Where Physical Therapy
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Farmer’s Walk Forerunners

Filed under: Exercise Instruction,Exercise Technique,Random,Strength Training,Uncategorized — Shon @ 1:08 pm December 12, 2011

First, thanks to everyone on the positive feedback related to my first published T-nation article, "Quantifying the Farmer's Walk".  Again, the purpose of the article was to give some options that challenge core stability in a more biomechanically friendly way during everyday training.  It was obviously not meant to supplant the traditional Farmer's Walk as a test of strength endurance, but to serve as a way to challenge frontal/saggital plane stability while moving through space. 

I don't write about or espouse the virtues of an exercise, drill or physical therapy intervention unless I have used it myself, and the variations I covered have been implemented with patients, training clients and athletes very successfully.  I'm no historian when it comes to the Farmer's Walk, but I am approaching 30 years as a traditional karateka; Farmer's Walk variations (with large ceramic pots known as "Nigiri Game") have been used for a long time in traditional Okinawan karate systems such as Uechi Ryu and Goju Ryu as Gushi sensei demonstrates below: 


Shinyu Gushi going old school with Nigiri Game.  I think I'll pass on fighting him…

Actually Nigiri Game is only a small part of Okinawan karate's "Hojo Undo", or supplementary exercises.  Hojo Undo is basically the Okinawan equivalent of GPP and/or SPP, utilizing paddocks, clay jars, and even rudimentary dumbbells and barbells integrated with traditional stance work and whole body isometrics, such as seen in "Sanchin" kata. 

Hojo Undo implements in good working order at the Higaonna Dojo.   

Getting it done with the Chi-Shi

I have read several interviews with Mr. Gushi (pictured above) and he states he never trained with weights.  Now, we know physiologically and biomechanically that there is massive co-contraction, irradiation, overload and strength being built in the carry performed above, but I don't think I would really get into a debate  with sensei whether or not we were "weight training" with such implements.  Here is a more recent picture that I stumbled upon of Gushi sensei in his late 60's:




Contemplating Age 70 While Simultaneously Opening Up a Can of Whoop Ass!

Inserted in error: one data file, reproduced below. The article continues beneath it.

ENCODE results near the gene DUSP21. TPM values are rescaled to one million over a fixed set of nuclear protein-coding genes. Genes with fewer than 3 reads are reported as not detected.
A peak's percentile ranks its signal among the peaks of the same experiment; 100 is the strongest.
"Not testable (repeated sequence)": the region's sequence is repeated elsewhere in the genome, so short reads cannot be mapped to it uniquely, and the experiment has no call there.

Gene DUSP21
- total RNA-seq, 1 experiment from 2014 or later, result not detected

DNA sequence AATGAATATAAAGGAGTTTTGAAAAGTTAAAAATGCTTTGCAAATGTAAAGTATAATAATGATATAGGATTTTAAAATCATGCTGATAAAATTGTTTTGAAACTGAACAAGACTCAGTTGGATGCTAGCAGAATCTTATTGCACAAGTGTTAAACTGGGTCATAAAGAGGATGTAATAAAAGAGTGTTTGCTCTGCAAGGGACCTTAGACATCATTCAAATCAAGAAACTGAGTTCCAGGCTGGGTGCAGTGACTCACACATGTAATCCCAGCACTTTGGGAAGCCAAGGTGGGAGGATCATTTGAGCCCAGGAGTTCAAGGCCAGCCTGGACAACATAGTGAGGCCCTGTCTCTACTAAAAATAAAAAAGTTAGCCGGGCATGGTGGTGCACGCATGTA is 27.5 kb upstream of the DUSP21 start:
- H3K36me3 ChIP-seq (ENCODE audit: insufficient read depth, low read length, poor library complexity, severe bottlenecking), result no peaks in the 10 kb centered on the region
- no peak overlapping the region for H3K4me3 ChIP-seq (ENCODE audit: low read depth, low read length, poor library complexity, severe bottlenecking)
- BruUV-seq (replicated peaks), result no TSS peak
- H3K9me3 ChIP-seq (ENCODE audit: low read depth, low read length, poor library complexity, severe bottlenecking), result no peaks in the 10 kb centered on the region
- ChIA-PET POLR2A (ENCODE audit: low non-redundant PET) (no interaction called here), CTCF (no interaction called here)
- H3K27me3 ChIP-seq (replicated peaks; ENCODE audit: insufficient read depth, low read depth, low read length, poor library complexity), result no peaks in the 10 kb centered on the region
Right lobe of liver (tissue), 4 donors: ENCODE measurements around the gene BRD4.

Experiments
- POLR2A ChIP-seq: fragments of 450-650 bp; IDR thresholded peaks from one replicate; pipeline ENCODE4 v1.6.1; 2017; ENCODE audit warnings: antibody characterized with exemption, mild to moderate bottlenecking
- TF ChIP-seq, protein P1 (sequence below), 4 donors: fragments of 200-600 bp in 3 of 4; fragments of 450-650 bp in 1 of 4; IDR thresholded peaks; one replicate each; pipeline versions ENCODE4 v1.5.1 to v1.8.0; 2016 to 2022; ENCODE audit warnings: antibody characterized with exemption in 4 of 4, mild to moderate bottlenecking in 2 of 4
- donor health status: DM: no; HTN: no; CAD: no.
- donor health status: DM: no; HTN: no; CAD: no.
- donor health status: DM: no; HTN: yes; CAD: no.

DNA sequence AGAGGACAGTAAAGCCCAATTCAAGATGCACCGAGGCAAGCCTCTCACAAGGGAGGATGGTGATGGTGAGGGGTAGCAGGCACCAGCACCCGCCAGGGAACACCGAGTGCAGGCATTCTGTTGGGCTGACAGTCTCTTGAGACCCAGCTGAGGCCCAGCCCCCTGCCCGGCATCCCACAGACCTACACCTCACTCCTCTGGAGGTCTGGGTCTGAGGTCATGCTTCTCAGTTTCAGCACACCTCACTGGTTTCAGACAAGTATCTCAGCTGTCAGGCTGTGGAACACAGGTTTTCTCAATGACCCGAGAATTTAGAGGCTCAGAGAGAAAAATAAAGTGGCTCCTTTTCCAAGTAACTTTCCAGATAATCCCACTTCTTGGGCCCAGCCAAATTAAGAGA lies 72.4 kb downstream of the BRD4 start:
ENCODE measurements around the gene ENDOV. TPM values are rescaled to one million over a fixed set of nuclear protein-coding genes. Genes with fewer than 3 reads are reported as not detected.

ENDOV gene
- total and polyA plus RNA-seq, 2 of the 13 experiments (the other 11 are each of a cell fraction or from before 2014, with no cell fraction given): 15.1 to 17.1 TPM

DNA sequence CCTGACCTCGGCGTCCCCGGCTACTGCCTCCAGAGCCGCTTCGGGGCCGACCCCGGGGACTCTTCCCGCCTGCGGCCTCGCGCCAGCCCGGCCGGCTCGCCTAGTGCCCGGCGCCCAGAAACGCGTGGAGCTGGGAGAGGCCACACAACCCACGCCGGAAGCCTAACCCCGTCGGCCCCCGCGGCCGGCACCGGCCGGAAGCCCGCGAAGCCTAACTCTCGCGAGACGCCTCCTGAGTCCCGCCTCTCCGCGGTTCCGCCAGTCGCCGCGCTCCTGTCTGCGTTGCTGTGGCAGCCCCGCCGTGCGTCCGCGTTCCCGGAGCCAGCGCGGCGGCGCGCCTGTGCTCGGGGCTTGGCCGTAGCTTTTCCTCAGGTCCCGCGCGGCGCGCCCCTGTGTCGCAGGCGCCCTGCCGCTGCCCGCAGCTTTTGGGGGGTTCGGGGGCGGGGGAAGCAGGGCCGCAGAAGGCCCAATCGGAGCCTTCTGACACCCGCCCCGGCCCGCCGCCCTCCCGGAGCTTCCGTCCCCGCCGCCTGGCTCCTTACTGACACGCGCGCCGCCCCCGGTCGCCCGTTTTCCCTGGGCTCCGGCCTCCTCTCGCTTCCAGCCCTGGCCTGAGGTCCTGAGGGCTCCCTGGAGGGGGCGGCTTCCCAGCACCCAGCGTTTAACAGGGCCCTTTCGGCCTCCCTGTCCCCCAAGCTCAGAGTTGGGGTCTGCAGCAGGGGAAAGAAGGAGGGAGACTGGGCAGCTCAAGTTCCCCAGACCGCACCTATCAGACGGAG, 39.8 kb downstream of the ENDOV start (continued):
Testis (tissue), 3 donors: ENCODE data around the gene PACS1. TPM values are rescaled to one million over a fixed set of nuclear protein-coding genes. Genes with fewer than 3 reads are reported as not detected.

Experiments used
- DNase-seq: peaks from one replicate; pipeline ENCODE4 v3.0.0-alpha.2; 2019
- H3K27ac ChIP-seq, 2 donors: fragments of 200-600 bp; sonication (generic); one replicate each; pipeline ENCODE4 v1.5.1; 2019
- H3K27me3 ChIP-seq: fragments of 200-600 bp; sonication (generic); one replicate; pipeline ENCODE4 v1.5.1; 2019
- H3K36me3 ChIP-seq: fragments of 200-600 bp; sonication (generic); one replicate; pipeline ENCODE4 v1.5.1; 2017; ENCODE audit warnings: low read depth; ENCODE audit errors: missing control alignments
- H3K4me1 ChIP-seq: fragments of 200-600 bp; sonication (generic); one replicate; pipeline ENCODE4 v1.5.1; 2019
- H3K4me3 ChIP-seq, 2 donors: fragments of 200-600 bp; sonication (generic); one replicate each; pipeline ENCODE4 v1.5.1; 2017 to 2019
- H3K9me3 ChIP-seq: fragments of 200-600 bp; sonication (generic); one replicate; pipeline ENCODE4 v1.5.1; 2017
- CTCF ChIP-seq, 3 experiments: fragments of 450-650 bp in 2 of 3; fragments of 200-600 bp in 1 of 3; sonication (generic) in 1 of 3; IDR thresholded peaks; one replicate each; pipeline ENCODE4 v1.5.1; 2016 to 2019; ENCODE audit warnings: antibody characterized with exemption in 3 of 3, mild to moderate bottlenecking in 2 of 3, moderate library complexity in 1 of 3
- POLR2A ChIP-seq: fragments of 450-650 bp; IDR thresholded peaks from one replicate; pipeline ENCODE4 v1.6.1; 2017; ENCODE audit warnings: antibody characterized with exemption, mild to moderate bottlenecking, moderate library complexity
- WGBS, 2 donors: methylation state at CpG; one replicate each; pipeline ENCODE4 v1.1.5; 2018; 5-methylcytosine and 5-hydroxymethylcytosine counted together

I think a steady diet of what he is doing is better than 90% of what is being done most other gyms.  I also think he probably doesn't have any problems with frontal plane stability, hip mobility or poor glute function.  My guess is that his mid and low traps are well developed, and I bet he never did a proper "YTWL" in his life. 

Again, it goes to show that a mix of basic, biomechanically correct, physiologically taxing training  can bring up just about any weak point that a person has, and that what is perceived as new isn't actually so new. 


Why Case Studies?

Filed under: Random — Shon @ 11:53 am January 27, 2011

Welcome to my first blog post! After encouragement from several well known friends in the profession, I'm moving forward by presenting some interesting cases I have seen over the past 22 years in athletic training, physical therapy as well as strength & conditioning settings.

Why case studies? If I really think about what I have done on a daily basis from the late 1980's through the present day, it is to see patients, clients and athletes and help them with problems related to mobility, strength, function, pain and the impact of these factors in their lives.

The way I practice today has been influenced by my experiences both personally and professionally in the fields mentioned above, as well as many years training myself independantly. Outcomes I have had with patients and clients are where "the rubber meets the road".

Conservatively, I have evaluated over 7,500 individuals in the past 20 years, performed at least 100,000 tests of strength, mobility and function with these people, and had the pleasure of leading them through the process of recovery where mobility is restored, strength is gained, and increased function (relative to each person's unique set of needs and circumstances) is regained. Of course, not everyone gets better, so failures as well as sucesses will be discussed and dissected.

Among the most important elements throughout the cases discussed will be the critical thought processes I used, based on my unique training and experiences, as well as based on the best available research and evidence.

My intent is to provide great content to physical therapists, strength and conditioning professionals, as well as to people suffering with mobility, strength and pain impairments, opening up additional dialogue, problem solving, and subjects for further research.